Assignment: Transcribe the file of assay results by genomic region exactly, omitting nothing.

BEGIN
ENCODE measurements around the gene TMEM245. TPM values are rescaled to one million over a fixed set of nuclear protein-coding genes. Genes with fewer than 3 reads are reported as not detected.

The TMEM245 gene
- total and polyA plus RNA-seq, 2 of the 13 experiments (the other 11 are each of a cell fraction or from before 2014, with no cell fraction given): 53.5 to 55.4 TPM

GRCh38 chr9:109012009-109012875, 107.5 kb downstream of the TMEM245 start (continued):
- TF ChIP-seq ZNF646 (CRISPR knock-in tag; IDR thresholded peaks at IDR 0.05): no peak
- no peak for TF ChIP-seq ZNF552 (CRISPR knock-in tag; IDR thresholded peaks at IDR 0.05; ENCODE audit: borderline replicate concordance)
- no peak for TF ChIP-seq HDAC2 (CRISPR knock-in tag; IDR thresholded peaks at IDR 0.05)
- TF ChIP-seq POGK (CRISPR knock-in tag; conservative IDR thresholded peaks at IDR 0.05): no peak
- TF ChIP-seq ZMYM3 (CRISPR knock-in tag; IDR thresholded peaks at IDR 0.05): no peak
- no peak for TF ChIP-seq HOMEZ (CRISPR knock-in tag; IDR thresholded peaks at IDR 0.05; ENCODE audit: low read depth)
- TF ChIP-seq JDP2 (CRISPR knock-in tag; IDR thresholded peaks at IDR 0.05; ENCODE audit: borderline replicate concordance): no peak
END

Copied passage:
ENCODE measurements around the gene TMEM245. TPM values are rescaled to one million over a fixed set of nuclear protein-coding genes. Genes with fewer than 3 reads are reported as not detected.

The TMEM245 gene
- total and polyA plus RNA-seq, 2 of the 13 experiments (the other 11 are each of a cell fraction or from before 2014, with no cell fraction given): 53.5 to 55.4 TPM

GRCh38 chr9:109012009-109012875, 107.5 kb downstream of the TMEM245 start (continued):
- TF ChIP-seq ZNF646 (CRISPR knock-in tag; IDR thresholded peaks at IDR 0.05): no peak
- no peak for TF ChIP-seq ZNF552 (CRISPR knock-in tag; IDR thresholded peaks at IDR 0.05; ENCODE audit: borderline replicate concordance)
- no peak for TF ChIP-seq HDAC2 (CRISPR knock-in tag; IDR thresholded peaks at IDR 0.05)
- TF ChIP-seq POGK (CRISPR knock-in tag; conservative IDR thresholded peaks at IDR 0.05): no peak
- TF ChIP-seq ZMYM3 (CRISPR knock-in tag; IDR thresholded peaks at IDR 0.05): no peak
- no peak for TF ChIP-seq HOMEZ (CRISPR knock-in tag; IDR thresholded peaks at IDR 0.05; ENCODE audit: low read depth)
- TF ChIP-seq JDP2 (CRISPR knock-in tag; IDR thresholded peaks at IDR 0.05; ENCODE audit: borderline replicate concordance): no peak